Kalidasa lost his patience. So much for a few sips of water! He yelled – “Well, I am a fool then!”

The woman retorted, “How I wish that could be true! There are only two fools to walk on this earth, and you are not among them. The first is a ruler who rules people without any adequate qualifications. And second are the people who try to please that ruler only to be in his good books, even if it means misguiding him in his judgments.”

Kalidasa was awed at the intellect of this woman. He, who was considered the greatest Sanskrit poet the world had ever seen, could not stand tall before an old woman, who probably did not even know how to read! 

He accepted his defeat and fell to the feet of the woman exclaiming, “O mother! How stupid I was to think that I know myself. Our meeting has shifted my perspective, and I cannot be more ashamed of myself. Pardon my ignorance, and show your mercy. Grant me some water, I beg!”

As he lifted his head to look back at the woman with his tear-filled eyes, what he saw made him doubt whether he was there, thirsty and defeated, or was it all just a dream?!

In the place of the old woman, stood a magnificent figure that radiated like a moon! She was none other than Maa Saraswati who had graced Kalidasa with her divine presence. She spoke in a voice that was more soothing than water in this scorching heat.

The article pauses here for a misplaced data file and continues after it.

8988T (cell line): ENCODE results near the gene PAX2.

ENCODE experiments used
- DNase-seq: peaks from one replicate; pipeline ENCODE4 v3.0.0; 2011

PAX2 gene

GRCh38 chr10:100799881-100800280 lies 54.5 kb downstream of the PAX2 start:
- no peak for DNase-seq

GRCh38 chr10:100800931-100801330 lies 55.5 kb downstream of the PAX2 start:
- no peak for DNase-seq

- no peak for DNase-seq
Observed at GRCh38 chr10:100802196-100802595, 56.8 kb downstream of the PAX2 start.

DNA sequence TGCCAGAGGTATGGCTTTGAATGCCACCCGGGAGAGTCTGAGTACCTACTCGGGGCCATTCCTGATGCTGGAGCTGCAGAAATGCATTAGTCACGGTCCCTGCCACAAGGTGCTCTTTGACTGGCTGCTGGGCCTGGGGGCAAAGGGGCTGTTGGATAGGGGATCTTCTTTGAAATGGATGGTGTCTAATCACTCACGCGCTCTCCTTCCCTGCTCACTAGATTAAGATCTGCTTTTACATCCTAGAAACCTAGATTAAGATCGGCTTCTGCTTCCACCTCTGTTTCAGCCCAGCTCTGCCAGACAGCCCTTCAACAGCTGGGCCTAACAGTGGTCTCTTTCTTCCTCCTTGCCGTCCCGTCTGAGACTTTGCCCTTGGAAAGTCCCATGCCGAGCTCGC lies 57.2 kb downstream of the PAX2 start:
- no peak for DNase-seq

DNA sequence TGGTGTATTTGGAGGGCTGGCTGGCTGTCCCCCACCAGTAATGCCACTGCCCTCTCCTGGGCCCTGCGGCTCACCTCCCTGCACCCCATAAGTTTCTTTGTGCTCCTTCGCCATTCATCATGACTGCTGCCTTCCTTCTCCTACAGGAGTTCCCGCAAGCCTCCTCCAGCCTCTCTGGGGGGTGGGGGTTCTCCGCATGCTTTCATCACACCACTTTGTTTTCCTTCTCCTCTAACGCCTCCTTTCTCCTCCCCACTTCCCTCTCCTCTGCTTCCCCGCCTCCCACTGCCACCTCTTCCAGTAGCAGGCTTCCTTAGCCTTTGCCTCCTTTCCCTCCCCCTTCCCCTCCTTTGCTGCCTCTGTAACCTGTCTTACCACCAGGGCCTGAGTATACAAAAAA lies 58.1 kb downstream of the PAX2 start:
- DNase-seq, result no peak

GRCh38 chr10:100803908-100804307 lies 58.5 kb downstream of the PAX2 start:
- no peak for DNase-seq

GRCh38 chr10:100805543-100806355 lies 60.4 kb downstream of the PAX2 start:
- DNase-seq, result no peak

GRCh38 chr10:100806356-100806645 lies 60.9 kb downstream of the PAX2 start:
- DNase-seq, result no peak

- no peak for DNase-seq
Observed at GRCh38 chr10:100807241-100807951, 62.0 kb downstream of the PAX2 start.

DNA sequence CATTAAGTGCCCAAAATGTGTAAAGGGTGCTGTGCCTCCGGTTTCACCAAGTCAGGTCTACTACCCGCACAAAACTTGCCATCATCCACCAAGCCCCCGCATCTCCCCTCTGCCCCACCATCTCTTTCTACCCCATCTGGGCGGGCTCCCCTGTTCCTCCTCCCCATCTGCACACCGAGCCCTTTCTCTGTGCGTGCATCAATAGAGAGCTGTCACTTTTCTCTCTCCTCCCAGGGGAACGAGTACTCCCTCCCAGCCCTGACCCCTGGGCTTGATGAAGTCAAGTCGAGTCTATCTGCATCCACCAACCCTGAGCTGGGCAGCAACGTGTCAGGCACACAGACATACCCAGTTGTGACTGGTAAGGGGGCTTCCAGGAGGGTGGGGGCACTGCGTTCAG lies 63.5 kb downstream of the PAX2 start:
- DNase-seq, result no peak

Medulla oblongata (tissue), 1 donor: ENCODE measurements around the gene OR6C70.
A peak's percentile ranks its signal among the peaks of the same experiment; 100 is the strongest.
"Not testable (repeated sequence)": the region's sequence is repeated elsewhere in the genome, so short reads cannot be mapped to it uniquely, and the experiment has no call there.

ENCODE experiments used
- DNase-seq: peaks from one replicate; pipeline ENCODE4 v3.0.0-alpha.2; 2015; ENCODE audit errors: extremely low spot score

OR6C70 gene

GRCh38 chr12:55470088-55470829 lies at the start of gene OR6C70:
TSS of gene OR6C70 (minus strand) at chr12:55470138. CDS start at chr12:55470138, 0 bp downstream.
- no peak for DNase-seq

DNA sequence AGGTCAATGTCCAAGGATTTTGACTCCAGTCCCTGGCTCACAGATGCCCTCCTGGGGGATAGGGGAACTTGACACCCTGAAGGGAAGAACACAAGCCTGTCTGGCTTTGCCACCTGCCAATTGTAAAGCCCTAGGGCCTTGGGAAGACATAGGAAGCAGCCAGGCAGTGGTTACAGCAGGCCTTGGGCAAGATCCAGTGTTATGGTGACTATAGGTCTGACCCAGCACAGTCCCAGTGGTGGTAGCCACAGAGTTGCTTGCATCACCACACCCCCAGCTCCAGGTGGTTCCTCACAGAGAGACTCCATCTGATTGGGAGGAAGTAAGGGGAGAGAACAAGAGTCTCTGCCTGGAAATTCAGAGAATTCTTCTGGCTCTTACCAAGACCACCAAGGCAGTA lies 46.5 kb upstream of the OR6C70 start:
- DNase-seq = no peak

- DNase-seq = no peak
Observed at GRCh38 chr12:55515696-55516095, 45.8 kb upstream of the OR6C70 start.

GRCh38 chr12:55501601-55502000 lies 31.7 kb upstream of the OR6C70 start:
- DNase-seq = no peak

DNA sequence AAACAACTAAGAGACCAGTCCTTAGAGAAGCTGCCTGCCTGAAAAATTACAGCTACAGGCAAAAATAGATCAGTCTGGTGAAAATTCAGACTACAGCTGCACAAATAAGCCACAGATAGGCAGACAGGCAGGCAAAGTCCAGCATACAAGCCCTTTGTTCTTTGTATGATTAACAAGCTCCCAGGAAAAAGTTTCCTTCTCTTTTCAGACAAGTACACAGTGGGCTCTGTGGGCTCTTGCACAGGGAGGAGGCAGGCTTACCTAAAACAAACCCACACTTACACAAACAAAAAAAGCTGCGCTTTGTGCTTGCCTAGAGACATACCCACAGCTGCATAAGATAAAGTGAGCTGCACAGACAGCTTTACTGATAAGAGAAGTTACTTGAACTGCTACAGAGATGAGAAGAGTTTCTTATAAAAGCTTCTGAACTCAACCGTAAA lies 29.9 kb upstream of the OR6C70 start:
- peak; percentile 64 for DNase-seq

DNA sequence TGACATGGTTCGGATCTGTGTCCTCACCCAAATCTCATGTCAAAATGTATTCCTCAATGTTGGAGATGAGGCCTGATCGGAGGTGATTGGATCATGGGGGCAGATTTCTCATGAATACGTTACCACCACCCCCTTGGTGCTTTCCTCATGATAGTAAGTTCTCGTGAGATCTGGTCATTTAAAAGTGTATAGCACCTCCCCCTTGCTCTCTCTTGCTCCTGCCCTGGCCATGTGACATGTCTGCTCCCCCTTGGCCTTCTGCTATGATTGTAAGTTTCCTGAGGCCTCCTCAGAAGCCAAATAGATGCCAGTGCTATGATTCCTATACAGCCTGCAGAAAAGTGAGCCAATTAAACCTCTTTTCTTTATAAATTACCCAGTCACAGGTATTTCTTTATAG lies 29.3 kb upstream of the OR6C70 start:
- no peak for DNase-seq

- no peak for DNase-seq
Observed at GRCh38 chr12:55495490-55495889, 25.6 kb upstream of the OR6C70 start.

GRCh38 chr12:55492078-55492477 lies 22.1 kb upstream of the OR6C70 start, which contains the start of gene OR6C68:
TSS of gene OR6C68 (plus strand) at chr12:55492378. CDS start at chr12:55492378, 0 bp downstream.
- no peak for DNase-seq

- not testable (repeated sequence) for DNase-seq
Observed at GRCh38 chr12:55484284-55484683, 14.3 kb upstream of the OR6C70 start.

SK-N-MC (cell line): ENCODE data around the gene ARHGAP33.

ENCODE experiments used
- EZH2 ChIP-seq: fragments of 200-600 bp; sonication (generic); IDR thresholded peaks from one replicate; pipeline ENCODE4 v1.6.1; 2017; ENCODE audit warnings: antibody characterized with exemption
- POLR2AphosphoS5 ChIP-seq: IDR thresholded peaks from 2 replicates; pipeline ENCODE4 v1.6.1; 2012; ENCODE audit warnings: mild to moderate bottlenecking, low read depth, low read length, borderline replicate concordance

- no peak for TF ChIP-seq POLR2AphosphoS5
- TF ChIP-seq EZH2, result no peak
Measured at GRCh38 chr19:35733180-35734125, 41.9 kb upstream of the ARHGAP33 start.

She smiled and said – “O Kalidasa! Stand up, child. While you are indeed a great scholar and your words have the power to heal and transform lives, it is your ego about your abilities that belittles all your achievements. You are surely educated, but along with that, you have also allowed arrogance to fill your heart. Hence, I had to come myself to guide you. 

The mark of a true scholar is not his knowledge, but his humility. Your education is fruitless if it only feeds your ego. That would be a life wasted. A man like you with such revered intellect must understand and preach about how everything one receives and considers as his achievement, are not his to be proud of. All he must do is keep on learning for one never knows enough. So, you must be nothing but a learner, my child.”

Kalidasa immediately stood up and folded his hands. He thanked Maa Saraswati for shattering his ignorance. He exclaimed that he had realized his mistake, and would hold on to these pearls of wisdom for eternity. Maa Saraswati smiled and finally offered the pot of water to Kalidasa. He thankfully accepted the pot with beaming eyes and drank water that tasted sweeter than nectar! It wasn’t just his thirst for water, but the thirst for knowledge also that had been quenched.                                                                                                                    

This story ends here, but it leaves us an endless message. That is, whatever qualities God has gifted us with, are meaningless unless they prove meaningful for someone.

Credits:Heartfulness Meditation, HFN Team💌

HFN Story Team

 

One reply on “A Scholar’s test : Kalidasa”